Paul makes the crucial point that it’s pointless and even harmful to do even good things without love: “If I speak in the tongues of men or of angels, but do not have love, I am only a resounding gong or a clanging cymbal. If I have the gift of prophecy and can fathom all mysteries and all knowledge, and if I have a faith that can move mountains, but do not have love, I am nothing. If I give all I possess to the poor and give over my body to hardship that I may boast, but do not have love, I gain nothing.” Elsewhere, Paul says succinctly: “The only thing that counts is faith expressing itself through love” (Galatians 5:16 NIV).

What Does it Look Like to Let All We Do Be Done in Love?

As a fruit of the indwelling Holy Spirit, love is something that God grows in such a way that it can lend supernatural motivation and power to our everyday actions and interactions. But what does this look like practically?

Anchor yourself in the love of God.
1 John 4:19 reminds us that “we love because He first loved us.” This is not simply a nice idea or a historical happening, but a real, moment-by-moment reality in which we live and by which we are empowered. We can “know and rely on the love God has for us” because “God is love. Whoever lives in love lives in God, and God in them” (1 John 4:16). It is in the atmosphere of God’s love that we are filled up and enabled to love Him back and love others, giving freely what we have been freely given. Love is the core of the Gospel, and it never loses relevance in our lives. As J.I. Packer said: “We never move on from the gospel; we move on in the Gospel.”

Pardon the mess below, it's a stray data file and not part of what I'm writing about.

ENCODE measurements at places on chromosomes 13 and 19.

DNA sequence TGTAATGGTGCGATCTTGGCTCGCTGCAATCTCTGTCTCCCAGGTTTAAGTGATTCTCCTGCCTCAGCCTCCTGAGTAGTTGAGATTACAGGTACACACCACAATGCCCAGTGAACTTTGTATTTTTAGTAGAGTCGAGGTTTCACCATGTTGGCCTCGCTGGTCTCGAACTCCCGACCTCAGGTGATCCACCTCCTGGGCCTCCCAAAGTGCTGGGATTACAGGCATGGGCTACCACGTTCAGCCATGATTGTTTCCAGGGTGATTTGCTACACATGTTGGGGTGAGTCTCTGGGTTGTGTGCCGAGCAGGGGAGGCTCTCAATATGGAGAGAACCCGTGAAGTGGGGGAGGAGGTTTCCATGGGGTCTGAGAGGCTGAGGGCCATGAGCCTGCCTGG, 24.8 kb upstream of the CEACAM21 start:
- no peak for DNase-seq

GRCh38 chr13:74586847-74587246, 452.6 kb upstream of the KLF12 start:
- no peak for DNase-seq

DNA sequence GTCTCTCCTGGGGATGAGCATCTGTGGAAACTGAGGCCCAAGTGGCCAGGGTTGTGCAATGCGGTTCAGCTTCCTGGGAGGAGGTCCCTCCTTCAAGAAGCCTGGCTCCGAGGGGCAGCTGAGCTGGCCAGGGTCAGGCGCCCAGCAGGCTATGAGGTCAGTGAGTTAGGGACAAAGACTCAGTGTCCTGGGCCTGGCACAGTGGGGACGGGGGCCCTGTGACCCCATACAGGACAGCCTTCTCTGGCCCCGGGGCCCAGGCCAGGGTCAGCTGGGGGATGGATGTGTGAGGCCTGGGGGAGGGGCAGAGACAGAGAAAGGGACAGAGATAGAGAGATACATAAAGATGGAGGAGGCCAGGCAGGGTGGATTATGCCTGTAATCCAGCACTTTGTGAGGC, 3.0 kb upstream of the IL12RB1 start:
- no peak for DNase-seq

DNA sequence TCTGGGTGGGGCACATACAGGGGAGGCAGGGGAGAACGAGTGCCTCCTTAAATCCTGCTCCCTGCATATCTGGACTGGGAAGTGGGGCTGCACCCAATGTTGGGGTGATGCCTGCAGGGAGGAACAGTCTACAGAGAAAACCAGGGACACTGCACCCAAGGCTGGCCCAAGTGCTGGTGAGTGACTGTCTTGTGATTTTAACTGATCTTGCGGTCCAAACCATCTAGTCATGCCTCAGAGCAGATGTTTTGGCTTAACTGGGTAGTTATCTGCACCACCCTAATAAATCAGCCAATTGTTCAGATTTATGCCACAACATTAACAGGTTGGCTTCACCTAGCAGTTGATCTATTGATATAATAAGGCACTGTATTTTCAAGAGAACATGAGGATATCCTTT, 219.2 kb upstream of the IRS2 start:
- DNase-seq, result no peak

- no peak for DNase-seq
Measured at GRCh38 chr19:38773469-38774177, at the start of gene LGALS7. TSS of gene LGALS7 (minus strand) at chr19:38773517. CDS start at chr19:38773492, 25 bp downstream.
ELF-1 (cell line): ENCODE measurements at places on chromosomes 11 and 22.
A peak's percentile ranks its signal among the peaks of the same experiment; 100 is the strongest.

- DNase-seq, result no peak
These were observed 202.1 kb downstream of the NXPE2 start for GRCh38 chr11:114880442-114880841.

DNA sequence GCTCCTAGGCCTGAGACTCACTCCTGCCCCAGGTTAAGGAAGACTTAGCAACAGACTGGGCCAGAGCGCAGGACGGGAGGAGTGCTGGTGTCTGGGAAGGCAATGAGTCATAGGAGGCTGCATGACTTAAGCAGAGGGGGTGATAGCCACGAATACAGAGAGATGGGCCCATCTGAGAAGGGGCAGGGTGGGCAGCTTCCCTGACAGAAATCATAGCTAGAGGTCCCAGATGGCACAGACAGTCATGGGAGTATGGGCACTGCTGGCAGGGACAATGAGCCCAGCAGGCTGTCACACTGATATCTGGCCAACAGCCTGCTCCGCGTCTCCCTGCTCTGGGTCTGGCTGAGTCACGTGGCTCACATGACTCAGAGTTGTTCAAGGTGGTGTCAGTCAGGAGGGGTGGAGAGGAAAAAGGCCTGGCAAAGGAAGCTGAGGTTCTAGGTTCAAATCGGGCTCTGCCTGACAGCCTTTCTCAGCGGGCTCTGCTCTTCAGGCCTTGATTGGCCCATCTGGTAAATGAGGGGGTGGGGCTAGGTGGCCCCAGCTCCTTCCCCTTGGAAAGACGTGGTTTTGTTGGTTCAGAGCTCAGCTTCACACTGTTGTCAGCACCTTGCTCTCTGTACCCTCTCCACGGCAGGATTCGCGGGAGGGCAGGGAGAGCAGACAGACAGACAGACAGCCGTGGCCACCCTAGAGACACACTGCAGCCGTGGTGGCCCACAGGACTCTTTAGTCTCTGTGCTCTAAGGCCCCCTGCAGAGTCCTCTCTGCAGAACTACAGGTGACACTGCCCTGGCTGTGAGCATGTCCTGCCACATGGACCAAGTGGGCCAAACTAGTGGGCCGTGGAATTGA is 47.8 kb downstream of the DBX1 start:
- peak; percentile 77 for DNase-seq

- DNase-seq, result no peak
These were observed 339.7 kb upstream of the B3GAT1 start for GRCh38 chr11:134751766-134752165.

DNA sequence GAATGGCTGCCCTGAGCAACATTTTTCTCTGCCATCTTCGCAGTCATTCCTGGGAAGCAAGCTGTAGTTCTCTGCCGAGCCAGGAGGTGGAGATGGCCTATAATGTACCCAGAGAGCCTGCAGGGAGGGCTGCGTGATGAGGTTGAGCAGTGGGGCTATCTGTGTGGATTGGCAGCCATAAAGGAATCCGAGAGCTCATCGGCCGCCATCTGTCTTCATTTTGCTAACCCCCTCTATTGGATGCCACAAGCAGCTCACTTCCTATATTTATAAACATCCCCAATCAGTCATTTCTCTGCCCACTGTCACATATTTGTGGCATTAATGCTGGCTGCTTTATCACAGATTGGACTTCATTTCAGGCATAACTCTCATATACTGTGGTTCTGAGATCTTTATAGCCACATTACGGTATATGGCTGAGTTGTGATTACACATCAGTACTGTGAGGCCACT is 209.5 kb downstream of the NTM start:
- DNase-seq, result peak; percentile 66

When seeking to grow in any other way, always combine it with love.
In any discussion of virtues in the Bible, love is always nearby and involved. As Paul said in 1 Corinthians, doing anything without love being part of it is hollow and pointless. In Colossians 3:12-13, Paul tells the believers to put the virtues of compassion, kindness, humility, meekness, patience, forbearance, and forgiveness, but he cannot finish the discussion without bringing love into the picture: “And above all these put on love, which binds everything together in perfect harmony” (Colossians 3:14). If you’re seeking to develop any Christians character quality in your life, it will be enhanced if you also “earnestly pursue love” (1 Corinthians 14:) at the same time.

Recognize your responsibility to make God’s love tangible.